Drain tests pass with no leakage and the "centering" of the bending action was accomplished. My DW is back to being a happy camper!

NOTE: All parts were obtained directly at my local Lowe's store.
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Old 09-24-2015, 10:26 PM   #26
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Update / Follow-up

DO NOT USE ABS FITTINGS & PIPE to repair the drain line. The ABS to PVC did NOT hold!!! All fittings should be PVC with as deep of slip joint as possible. As an example, the 22 1/2 degree elbow I used only provided about 1/2"slip joint to insert & glue the flexible PVC pipe (tubing). I used ABS to PVC specific glue but this joint was doomed to failure and eventually came apart.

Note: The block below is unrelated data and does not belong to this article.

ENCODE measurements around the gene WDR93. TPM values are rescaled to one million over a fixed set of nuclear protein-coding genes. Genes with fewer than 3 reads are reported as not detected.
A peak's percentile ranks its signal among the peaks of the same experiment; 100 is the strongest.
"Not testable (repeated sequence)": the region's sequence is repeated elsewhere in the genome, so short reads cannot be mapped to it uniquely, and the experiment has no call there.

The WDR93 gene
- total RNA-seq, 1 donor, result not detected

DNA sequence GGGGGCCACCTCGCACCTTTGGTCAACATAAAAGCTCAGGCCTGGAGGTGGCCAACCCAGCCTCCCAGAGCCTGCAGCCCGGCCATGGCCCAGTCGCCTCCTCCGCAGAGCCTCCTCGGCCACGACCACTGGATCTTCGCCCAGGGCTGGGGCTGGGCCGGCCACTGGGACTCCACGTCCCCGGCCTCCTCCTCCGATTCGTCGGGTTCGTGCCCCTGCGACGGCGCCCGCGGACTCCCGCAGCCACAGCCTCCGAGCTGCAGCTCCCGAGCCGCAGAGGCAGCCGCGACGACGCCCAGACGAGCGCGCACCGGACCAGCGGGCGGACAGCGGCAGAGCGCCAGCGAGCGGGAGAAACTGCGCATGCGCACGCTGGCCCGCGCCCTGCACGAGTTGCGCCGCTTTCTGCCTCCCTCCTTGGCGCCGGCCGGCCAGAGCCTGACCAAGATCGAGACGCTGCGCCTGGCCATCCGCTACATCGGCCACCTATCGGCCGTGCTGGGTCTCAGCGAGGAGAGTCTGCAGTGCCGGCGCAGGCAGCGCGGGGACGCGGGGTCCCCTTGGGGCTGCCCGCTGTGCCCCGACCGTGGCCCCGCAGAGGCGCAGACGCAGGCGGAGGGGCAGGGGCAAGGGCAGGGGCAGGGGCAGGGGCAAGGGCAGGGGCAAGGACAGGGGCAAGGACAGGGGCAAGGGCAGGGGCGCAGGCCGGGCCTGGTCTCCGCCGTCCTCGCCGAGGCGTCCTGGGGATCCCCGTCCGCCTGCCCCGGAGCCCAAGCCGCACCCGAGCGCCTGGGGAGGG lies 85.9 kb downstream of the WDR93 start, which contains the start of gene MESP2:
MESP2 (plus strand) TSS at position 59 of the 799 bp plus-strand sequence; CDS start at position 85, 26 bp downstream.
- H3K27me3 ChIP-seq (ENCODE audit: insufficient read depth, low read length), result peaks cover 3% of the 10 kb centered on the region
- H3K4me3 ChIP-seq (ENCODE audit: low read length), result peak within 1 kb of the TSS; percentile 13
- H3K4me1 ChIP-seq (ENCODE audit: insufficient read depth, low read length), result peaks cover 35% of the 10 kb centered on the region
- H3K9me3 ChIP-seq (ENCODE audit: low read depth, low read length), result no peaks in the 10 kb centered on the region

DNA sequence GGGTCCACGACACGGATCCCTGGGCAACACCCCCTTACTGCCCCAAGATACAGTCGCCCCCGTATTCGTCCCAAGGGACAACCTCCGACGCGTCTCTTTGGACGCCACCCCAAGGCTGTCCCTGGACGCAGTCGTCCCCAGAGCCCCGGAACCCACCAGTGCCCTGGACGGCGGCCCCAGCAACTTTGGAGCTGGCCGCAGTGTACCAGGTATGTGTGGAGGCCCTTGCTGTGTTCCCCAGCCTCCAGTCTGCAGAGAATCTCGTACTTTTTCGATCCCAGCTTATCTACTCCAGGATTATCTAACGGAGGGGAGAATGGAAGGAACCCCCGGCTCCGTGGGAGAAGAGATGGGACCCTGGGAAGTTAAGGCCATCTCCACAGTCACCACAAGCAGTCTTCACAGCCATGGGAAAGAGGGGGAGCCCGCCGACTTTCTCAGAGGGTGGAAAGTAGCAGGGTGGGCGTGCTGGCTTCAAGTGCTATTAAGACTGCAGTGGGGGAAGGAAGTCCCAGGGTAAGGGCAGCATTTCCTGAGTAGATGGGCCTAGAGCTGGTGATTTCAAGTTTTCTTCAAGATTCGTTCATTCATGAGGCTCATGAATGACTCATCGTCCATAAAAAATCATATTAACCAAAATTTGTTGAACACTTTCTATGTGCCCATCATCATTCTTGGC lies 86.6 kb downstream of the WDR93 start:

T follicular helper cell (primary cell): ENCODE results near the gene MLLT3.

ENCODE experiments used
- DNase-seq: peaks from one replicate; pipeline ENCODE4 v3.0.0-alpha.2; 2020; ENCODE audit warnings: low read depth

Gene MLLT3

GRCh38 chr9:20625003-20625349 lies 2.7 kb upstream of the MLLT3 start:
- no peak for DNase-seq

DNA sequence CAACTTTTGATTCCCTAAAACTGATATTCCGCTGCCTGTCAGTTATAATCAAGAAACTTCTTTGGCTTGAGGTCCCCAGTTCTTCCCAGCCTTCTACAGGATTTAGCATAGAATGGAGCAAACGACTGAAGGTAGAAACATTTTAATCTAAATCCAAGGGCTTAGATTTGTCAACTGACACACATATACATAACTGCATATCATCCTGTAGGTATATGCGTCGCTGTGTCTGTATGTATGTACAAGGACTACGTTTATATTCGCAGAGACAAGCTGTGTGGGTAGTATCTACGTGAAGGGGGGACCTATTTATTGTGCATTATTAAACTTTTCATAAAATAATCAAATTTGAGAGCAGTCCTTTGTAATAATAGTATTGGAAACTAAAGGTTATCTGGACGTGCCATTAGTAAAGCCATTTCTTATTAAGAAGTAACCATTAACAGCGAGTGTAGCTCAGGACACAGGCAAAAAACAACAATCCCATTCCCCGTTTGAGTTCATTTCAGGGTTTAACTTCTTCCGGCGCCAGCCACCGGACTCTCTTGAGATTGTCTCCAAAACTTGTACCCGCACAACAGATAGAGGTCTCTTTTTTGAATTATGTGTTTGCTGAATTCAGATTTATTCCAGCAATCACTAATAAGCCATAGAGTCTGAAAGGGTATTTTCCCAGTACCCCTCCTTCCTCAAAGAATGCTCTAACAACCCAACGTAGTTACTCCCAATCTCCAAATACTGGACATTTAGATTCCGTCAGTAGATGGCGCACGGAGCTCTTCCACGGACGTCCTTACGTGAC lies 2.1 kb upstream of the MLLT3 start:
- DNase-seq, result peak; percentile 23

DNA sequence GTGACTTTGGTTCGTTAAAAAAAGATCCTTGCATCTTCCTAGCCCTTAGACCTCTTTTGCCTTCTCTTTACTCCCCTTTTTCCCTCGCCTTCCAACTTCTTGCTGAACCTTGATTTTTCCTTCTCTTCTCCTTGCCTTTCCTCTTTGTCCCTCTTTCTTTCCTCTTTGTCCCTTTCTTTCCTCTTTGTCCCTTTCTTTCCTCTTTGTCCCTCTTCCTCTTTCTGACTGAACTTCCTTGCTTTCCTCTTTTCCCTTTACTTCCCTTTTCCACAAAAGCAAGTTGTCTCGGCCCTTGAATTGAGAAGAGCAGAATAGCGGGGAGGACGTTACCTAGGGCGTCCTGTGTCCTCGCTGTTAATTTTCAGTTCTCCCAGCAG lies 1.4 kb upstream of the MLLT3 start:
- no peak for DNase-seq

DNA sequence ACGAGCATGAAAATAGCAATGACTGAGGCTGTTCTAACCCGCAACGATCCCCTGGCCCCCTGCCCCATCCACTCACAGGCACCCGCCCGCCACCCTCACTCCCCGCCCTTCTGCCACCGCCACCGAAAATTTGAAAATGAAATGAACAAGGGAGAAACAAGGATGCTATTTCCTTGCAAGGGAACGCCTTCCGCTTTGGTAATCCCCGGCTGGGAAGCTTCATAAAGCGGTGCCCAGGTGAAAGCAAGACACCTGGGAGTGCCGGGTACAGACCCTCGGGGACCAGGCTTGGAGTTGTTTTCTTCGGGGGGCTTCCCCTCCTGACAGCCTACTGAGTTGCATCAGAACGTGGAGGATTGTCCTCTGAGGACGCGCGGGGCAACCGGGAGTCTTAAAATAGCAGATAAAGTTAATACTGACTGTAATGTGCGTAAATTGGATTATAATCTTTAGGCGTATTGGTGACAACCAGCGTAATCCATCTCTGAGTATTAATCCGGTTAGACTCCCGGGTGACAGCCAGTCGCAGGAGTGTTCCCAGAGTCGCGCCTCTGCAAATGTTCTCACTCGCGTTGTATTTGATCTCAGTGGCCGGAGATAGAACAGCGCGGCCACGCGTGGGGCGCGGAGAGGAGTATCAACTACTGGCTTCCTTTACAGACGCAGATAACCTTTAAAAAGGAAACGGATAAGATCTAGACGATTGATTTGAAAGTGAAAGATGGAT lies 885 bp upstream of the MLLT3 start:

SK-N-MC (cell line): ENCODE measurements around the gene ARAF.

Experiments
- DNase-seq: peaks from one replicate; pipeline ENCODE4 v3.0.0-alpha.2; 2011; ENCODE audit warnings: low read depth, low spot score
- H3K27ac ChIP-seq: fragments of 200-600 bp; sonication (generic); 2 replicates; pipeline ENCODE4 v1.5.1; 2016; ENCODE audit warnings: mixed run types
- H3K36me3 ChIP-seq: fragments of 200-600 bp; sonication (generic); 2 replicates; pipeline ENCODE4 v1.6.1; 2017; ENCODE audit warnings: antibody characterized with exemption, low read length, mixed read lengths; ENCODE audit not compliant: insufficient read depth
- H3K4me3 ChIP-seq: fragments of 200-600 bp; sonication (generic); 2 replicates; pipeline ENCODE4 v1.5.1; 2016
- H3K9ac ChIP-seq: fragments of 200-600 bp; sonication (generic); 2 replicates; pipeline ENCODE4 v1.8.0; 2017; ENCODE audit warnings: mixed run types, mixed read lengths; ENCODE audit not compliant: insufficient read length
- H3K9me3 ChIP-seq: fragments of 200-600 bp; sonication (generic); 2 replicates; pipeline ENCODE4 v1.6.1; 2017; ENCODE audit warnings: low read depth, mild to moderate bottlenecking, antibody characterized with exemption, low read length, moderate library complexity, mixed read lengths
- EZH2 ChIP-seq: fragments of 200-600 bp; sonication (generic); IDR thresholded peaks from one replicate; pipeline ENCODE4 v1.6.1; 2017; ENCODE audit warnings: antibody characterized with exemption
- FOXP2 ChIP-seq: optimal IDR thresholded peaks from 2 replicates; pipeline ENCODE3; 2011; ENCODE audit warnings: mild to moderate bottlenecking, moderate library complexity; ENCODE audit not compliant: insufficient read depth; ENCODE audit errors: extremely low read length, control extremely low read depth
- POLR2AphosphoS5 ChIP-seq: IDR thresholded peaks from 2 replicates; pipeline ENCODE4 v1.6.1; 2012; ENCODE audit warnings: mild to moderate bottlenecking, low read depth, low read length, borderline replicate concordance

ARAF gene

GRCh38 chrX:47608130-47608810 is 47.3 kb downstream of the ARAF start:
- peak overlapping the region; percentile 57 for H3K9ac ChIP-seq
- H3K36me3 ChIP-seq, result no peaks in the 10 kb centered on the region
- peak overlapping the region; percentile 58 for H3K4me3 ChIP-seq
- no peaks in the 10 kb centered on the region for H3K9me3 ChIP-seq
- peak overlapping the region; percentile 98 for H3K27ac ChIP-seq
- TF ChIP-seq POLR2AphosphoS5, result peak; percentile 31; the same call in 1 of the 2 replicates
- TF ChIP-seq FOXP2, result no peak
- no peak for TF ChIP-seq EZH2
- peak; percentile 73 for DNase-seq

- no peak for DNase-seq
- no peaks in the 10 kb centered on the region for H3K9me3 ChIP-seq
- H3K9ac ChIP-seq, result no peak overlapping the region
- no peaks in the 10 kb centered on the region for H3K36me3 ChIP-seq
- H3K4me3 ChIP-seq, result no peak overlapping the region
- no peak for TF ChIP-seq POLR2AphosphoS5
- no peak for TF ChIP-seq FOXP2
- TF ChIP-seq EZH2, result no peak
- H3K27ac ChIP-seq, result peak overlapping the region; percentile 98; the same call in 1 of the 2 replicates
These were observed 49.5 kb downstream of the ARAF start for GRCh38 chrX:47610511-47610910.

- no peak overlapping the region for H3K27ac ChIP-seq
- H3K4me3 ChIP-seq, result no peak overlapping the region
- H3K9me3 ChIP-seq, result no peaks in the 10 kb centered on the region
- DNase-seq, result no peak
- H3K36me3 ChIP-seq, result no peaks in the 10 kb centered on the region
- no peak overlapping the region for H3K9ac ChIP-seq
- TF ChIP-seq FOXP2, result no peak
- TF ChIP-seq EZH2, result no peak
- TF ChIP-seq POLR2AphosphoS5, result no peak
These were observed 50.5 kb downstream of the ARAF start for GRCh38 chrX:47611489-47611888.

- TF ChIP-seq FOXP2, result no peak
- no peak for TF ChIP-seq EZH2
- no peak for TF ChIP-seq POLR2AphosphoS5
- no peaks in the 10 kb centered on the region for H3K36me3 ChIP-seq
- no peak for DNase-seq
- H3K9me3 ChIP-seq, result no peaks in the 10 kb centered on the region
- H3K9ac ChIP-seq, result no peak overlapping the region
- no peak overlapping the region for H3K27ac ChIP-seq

I now have used a 1 1/2" male adapter, 2" length of PVC pipe, a 1 1/2" coupler, and Oatley Primer with Oatley medium weight glue. Glue the adapter & short PVC pipe together first and then screw the threaded adapter into the existing ABS drain pipe. Glue the coupler to one end of the flexible PVC pipe and then on to the end of the short PVC pipe. The adapter, short length of pipe, & coupler are being utilized to provide a deeper slip joint for the flexible PVC pipe and to avoid having to insert the PVC pipe directly into the adapter.

Using all PVC fittings with the primer & glue will insure a reliable drain has been established. Hopefully, the integrity will last as long as the first drain - 13 years.
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Old 10-05-2017, 02:14 PM   #27
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This subject keeps coming up so I'll bump it to a current topic
Here is another link that adds some useful discussion on the repair